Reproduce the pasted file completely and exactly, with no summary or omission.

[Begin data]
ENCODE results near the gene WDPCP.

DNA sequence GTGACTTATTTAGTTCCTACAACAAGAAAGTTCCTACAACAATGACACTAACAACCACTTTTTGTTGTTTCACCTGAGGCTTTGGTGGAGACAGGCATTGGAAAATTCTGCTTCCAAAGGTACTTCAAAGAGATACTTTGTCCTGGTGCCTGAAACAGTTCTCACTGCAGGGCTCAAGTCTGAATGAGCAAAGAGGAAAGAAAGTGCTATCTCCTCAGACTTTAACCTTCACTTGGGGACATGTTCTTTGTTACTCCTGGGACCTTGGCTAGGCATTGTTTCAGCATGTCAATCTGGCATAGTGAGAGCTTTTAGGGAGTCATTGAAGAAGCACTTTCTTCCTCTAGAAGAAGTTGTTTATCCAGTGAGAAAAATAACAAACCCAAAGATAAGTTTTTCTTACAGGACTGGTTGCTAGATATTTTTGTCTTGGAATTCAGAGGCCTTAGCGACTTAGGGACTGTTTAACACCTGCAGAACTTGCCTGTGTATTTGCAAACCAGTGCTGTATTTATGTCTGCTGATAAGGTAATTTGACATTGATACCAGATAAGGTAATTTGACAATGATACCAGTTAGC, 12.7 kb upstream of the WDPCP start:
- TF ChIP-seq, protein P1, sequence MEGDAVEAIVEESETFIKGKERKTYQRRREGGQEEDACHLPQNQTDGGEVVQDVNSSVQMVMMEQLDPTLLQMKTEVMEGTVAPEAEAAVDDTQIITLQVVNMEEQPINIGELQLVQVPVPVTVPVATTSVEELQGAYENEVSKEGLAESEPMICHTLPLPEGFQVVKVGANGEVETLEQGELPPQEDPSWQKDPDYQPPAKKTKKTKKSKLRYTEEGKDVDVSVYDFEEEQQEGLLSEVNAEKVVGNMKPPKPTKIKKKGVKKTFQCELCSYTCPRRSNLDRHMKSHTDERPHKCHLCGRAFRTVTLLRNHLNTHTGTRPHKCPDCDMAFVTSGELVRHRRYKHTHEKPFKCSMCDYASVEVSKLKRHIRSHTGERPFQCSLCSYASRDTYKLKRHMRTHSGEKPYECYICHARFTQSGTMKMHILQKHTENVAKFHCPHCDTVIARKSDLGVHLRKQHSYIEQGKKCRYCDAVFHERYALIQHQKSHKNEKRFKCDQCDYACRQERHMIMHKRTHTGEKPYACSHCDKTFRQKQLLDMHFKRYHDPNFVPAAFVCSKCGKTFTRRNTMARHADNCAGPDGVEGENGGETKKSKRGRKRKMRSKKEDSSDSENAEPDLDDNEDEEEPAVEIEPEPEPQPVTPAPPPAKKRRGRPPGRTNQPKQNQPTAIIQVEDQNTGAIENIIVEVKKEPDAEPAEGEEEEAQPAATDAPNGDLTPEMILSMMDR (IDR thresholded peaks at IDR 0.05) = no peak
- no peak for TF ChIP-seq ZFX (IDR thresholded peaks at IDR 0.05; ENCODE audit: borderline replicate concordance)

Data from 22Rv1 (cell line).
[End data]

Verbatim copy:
ENCODE results near the gene WDPCP.

DNA sequence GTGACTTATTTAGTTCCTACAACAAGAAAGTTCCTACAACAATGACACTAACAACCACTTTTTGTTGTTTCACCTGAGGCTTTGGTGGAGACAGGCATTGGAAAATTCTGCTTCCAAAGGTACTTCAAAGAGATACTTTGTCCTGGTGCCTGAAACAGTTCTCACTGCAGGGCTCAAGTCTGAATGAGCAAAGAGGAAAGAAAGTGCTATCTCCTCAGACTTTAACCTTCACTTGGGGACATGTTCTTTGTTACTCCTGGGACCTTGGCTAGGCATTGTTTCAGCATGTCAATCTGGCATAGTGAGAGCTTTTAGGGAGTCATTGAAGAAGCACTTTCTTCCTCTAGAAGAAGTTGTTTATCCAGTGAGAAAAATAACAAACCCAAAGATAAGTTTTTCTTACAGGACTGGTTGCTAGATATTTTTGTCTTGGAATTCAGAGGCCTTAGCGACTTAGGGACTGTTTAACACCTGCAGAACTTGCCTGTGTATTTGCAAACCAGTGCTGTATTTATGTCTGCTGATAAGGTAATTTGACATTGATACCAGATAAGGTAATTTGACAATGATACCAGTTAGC, 12.7 kb upstream of the WDPCP start:
- TF ChIP-seq, protein P1, sequence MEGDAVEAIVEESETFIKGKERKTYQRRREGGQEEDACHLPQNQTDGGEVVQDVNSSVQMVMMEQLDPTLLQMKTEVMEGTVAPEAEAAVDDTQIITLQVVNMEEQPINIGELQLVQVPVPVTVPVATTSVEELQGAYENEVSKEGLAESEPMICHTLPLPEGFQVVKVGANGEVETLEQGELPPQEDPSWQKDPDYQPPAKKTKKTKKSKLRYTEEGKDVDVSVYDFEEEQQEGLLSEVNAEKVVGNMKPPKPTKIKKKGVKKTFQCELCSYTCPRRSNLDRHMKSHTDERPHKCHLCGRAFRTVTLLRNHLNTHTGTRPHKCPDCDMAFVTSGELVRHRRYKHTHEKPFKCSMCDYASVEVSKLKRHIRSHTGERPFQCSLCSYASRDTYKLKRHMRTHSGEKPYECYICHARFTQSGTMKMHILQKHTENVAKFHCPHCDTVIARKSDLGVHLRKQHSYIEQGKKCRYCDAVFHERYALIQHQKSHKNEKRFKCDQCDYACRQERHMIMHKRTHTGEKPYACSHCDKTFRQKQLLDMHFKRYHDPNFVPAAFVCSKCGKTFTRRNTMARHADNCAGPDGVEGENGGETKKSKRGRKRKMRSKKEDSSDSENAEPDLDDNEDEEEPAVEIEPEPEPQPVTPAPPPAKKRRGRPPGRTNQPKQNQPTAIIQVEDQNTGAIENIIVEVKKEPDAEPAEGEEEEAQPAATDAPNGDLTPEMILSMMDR (IDR thresholded peaks at IDR 0.05) = no peak
- no peak for TF ChIP-seq ZFX (IDR thresholded peaks at IDR 0.05; ENCODE audit: borderline replicate concordance)

Data from 22Rv1 (cell line).